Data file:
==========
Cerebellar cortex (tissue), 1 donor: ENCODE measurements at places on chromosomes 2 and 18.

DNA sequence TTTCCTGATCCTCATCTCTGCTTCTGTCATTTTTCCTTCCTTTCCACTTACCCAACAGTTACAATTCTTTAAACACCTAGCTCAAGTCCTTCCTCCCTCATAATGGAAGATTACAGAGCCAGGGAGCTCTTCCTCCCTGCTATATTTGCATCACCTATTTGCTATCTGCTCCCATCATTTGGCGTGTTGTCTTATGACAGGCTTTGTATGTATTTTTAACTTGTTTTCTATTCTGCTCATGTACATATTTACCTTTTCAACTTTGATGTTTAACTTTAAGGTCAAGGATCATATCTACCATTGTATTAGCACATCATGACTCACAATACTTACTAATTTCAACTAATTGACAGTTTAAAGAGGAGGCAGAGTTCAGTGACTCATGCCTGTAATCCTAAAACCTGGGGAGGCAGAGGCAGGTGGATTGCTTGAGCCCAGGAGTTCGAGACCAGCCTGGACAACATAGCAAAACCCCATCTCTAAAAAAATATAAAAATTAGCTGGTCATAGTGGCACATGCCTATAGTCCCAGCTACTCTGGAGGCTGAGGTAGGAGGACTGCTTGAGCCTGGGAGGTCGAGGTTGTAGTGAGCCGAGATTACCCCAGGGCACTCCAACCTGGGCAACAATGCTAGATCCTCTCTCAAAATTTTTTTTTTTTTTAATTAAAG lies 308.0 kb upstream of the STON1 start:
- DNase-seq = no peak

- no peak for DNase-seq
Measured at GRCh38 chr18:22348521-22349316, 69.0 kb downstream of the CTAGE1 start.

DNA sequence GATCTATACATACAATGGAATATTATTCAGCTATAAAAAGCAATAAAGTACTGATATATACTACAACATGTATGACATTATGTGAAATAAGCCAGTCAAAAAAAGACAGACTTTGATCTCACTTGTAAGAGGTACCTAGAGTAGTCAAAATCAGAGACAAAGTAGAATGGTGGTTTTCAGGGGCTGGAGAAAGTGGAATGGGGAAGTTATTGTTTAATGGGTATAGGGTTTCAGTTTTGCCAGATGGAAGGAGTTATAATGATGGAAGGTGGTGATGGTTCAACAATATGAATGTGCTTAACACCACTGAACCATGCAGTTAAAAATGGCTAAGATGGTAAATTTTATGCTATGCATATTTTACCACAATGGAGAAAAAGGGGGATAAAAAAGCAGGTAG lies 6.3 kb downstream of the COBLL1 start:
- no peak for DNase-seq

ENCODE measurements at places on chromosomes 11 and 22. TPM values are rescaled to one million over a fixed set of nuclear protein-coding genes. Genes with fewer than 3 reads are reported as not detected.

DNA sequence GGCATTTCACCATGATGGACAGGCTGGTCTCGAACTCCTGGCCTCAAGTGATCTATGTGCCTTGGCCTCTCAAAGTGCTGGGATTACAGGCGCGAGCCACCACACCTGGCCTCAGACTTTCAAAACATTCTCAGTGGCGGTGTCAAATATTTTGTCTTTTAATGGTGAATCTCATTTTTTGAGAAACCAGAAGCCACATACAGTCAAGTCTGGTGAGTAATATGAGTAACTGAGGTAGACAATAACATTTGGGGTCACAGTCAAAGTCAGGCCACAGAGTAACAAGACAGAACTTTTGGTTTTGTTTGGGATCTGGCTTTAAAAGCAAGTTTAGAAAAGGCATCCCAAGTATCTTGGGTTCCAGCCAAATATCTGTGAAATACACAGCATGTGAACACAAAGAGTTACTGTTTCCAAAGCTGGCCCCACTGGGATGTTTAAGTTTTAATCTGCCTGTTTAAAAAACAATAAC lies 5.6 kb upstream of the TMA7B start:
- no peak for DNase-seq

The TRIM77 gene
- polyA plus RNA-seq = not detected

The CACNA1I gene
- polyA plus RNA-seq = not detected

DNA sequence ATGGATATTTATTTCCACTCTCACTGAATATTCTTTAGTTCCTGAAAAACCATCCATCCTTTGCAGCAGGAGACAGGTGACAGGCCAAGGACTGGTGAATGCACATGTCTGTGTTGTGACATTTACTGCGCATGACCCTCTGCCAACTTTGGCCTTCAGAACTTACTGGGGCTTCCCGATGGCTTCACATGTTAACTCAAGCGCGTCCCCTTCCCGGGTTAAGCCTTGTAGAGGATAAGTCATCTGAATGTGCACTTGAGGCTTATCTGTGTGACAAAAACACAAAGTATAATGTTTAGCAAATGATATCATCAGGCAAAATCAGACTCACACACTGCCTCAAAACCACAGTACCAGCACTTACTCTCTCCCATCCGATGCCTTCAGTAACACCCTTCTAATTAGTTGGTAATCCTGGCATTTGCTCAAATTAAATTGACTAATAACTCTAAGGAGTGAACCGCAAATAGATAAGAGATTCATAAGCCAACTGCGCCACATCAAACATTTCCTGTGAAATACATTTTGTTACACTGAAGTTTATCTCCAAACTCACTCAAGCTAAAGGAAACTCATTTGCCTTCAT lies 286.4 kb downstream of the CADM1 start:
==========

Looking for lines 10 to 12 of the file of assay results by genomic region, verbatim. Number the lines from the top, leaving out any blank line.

- no peak for DNase-seq

The TRIM77 gene
- polyA plus RNA-seq = not detected